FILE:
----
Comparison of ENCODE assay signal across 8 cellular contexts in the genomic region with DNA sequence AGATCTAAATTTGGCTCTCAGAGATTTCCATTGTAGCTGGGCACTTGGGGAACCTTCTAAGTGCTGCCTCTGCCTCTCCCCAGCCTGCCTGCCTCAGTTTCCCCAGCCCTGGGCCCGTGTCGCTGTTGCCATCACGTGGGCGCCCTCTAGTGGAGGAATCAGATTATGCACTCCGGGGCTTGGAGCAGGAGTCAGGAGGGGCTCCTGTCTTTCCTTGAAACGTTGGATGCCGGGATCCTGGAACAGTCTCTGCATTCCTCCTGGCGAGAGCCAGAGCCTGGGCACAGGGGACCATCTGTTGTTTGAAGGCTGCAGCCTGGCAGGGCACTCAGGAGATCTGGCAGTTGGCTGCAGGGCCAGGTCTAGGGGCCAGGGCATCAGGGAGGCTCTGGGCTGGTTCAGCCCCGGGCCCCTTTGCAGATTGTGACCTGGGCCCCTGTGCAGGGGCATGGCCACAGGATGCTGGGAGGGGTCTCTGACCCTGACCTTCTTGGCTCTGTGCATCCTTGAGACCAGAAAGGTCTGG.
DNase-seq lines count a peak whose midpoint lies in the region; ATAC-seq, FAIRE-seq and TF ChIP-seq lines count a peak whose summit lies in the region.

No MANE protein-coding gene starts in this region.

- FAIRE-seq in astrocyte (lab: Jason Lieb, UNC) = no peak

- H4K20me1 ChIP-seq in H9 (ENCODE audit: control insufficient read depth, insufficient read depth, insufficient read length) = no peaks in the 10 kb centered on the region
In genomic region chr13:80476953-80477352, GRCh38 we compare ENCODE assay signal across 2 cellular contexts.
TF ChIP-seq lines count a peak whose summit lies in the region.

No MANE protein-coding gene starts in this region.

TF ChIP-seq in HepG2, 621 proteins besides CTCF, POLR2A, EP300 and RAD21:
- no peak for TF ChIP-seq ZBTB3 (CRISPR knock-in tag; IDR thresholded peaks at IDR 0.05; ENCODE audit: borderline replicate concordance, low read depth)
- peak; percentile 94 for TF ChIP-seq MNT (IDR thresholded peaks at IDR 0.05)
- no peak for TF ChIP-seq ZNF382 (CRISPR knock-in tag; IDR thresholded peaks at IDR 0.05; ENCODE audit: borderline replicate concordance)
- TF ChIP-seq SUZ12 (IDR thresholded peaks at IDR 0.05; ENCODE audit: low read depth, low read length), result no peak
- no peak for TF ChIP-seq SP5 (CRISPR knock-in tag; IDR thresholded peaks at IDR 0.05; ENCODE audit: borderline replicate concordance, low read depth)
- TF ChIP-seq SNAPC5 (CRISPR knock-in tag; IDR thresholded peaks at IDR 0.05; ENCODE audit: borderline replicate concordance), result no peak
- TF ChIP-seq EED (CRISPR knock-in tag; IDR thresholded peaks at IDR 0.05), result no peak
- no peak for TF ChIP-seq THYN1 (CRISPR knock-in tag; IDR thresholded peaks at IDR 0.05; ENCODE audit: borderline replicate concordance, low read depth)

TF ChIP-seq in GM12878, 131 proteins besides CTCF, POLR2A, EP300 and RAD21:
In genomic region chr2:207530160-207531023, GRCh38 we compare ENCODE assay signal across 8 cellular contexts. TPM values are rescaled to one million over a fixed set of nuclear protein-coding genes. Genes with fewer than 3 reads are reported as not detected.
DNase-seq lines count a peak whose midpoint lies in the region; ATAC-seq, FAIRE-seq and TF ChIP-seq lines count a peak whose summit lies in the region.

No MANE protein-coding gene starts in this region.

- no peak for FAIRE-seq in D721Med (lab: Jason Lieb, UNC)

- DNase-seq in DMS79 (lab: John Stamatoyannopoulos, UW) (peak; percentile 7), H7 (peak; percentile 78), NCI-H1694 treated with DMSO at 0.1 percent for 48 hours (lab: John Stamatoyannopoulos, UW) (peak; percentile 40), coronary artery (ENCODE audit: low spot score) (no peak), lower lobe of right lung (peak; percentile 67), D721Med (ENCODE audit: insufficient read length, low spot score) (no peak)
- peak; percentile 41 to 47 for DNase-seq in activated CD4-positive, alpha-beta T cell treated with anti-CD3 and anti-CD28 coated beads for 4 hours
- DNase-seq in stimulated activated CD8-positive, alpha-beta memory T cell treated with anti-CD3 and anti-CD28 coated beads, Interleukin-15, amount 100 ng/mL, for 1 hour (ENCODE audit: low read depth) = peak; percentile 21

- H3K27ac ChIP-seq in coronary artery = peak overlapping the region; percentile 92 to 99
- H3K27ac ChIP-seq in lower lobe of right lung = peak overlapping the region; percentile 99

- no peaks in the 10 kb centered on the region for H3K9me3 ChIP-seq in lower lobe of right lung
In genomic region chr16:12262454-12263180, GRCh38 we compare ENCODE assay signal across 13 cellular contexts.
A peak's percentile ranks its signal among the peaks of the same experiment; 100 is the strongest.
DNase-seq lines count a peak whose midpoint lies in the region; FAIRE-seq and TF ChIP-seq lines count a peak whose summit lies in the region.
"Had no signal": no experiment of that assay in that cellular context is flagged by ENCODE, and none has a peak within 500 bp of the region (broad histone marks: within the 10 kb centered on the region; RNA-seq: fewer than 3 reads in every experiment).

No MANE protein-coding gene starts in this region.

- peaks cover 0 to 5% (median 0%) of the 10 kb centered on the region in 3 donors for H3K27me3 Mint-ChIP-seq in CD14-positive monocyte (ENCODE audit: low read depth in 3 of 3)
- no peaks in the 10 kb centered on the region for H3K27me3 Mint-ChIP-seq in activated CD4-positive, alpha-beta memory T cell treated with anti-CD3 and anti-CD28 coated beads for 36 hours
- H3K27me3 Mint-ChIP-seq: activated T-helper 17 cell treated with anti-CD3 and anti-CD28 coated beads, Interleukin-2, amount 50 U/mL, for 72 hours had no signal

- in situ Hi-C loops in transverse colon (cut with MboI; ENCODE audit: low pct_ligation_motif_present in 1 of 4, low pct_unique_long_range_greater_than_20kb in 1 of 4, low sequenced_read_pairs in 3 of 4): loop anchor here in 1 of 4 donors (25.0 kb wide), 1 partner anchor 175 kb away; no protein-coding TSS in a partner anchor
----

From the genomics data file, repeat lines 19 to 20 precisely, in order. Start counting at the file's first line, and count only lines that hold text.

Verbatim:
In genomic region chr2:207530160-207531023, GRCh38 we compare ENCODE assay signal across 8 cellular contexts. TPM values are rescaled to one million over a fixed set of nuclear protein-coding genes. Genes with fewer than 3 reads are reported as not detected.
DNase-seq lines count a peak whose midpoint lies in the region; ATAC-seq, FAIRE-seq and TF ChIP-seq lines count a peak whose summit lies in the region.